When the loss occurs. First, make sure your family is safe and that emergency personnel have been called to protect your home. As soon as practical, take pictures of the damage. Then take steps to prevent further damage, such as covering a hole in the roof with a tarp and moving undamaged furniture and other items to a safe place. Keep receipts for any money you spend to prevent further losses. But don’t repair anything or dispose of ruined property until an adjuster has examined everything.
If you were burglarized, call the police first and your insurance agent later; you’ll need to document your claim with a police report anyway. If someone trips and falls on your front stairs, see to their medical care first. Again, take detailed notes about what happened and get photos of the scene.
When filing a claim. Report the loss to your insurance agent as soon as practical. Your insurer will send claim forms, which you should return as soon as you can. Ask about the time limit for filing claims, details about what’s covered, and how to get repair estimates. If you have an inventory of your possessions, submit it with your claim along with any photos of damage, receipts, police reports, and other evidence that documents the loss. Keep notes about any promises you’re given, the date and time of each contact, and the name and title of each person you deal with.
Make sure the adjuster sees everything. Ask for a copy of his or her report and scrutinize it for mistakes. You’re also entitled to a copy of your entire claims file.
Copy everything you give the adjuster and ask for a receipt. If he or she advises you to start repairs, get that in writing so promises and permissions can be accurately passed on if your case is transferred to another person. If you get payments up front for temporary living expenses, don’t sign any documents that make them your last payments or that surrender your right to collect further payments.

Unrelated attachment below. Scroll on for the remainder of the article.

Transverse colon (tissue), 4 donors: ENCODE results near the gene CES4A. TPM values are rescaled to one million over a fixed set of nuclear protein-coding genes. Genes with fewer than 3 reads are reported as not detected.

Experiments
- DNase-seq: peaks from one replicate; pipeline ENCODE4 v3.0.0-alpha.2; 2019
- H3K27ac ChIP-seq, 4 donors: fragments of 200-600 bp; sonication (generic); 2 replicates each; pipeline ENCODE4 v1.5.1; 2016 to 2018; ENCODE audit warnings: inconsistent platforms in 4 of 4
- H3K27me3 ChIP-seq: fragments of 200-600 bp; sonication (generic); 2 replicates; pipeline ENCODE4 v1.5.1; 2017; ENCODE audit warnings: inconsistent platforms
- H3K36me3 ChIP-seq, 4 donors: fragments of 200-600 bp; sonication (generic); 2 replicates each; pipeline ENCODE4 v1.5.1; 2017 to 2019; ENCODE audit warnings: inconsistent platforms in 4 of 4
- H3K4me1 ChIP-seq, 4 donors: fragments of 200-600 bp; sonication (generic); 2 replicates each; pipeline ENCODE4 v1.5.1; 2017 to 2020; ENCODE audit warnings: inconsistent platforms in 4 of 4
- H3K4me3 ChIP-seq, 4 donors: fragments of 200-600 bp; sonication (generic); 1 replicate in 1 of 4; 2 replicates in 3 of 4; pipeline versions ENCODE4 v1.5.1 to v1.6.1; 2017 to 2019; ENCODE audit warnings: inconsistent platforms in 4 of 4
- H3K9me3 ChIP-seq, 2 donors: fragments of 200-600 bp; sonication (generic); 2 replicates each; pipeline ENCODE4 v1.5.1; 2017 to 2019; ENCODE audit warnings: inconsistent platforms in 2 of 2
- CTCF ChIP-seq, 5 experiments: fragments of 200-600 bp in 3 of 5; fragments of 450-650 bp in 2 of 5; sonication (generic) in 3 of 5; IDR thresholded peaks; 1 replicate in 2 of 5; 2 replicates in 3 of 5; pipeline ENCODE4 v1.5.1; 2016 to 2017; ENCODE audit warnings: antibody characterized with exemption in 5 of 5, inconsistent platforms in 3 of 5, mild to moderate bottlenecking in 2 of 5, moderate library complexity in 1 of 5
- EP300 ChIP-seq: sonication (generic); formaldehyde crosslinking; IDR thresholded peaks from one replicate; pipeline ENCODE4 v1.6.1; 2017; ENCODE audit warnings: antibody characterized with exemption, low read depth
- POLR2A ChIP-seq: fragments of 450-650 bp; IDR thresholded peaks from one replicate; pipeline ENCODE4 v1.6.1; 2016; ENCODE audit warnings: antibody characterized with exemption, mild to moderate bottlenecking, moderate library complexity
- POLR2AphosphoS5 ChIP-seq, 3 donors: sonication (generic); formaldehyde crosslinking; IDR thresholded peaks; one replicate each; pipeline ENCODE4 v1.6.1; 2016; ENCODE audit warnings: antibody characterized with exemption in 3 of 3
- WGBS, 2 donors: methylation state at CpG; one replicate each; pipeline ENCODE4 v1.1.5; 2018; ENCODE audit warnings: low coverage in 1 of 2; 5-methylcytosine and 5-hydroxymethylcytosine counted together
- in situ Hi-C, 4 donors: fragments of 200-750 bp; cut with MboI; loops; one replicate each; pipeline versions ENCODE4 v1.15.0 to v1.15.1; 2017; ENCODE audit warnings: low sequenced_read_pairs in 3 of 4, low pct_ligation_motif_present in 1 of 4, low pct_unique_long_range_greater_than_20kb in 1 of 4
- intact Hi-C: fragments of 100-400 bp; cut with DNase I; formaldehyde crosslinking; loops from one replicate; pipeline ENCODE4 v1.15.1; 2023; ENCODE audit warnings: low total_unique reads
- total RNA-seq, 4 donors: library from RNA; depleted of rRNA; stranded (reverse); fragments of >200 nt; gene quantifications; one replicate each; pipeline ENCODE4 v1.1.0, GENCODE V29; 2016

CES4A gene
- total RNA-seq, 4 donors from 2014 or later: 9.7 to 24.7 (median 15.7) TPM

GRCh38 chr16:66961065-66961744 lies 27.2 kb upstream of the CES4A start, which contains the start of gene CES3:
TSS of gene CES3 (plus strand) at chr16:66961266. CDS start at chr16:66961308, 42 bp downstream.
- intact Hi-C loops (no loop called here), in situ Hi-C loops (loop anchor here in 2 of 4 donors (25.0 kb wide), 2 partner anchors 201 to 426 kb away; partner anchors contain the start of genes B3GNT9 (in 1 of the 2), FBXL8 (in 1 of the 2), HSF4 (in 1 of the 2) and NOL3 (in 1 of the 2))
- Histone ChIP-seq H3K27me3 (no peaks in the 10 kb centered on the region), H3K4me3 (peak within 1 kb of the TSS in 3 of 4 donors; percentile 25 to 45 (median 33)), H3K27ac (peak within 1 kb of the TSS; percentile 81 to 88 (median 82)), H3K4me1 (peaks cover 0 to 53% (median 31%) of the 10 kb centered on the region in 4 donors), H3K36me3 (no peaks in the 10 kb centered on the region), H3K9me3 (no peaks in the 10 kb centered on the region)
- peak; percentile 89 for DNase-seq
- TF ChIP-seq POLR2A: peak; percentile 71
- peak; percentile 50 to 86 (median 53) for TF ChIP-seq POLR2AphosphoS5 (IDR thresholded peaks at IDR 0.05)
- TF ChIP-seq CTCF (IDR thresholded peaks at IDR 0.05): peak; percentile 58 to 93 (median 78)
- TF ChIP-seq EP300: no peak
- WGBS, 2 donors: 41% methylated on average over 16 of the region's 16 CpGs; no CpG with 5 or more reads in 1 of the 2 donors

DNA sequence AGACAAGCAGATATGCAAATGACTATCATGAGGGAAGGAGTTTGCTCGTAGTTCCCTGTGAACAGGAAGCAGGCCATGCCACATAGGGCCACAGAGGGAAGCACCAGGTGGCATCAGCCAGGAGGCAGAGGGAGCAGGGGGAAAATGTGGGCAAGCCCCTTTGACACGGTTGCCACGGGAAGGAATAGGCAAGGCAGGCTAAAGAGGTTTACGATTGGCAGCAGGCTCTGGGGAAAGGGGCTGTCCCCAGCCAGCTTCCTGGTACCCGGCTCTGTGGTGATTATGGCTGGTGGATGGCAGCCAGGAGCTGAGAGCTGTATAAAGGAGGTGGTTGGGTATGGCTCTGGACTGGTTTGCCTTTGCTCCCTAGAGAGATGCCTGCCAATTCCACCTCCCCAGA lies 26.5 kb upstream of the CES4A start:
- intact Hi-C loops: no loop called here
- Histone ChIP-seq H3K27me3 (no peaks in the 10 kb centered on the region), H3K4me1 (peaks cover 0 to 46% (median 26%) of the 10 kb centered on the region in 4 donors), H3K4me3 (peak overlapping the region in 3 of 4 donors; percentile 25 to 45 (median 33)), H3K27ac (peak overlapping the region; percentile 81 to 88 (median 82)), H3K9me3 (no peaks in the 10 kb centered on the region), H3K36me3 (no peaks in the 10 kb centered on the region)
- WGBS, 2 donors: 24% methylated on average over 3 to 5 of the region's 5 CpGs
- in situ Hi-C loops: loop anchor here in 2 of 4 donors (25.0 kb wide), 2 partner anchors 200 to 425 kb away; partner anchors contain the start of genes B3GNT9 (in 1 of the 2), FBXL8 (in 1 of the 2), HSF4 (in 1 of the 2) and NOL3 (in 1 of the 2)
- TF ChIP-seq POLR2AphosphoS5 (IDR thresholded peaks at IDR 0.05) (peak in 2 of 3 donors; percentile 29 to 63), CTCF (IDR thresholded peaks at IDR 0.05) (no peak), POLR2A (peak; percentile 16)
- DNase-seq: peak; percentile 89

If problems come up. Be ready to fight for what you’re due, especially if your claim stems from a major natural disaster. When the Consumer Reports National Research Center surveyed 10,700 readers about their experiences with homeowners’ claims in 2008, half of those who had filed claims related to Hurricane Katrina reported problems, twice the rate of the other claimants.
There are signs that insurers have improved their act. After last year’s tornadoes in Joplin, Mo., insurers had mobile catastrophe units on the scene to process claims, says Sam Friedman, an industry analyst for Deloitte Research, a consulting company.
But Deloitte found adjusters sometimes complained that salespeople promised more protection than policies actually provided. If your insurer says your policy doesn’t cover certain damages or if the offer is too low, ask for the policy exclusion or limit in writing. If you’ve been misled by policy wording, contact a local attorney who specializes in insurance law. The Consumer Federation of America notes that courts have consistently ruled in favor of policyholders on such ambiguities.
If you reach an impasse, consider getting help from a public adjuster. You’ll pay a hefty fee, typically 10 percent of the policy payout. But a Florida study of more than 76,000 claims found that policyholders who used one got payments that were 19 to 747 percent larger than those who didn’t, though the cases took longer to settle.
To find a public adjuster, go to the website of the National Association of Public Insurance Adjusters. Look for references, several years’ experience, and a state license if required.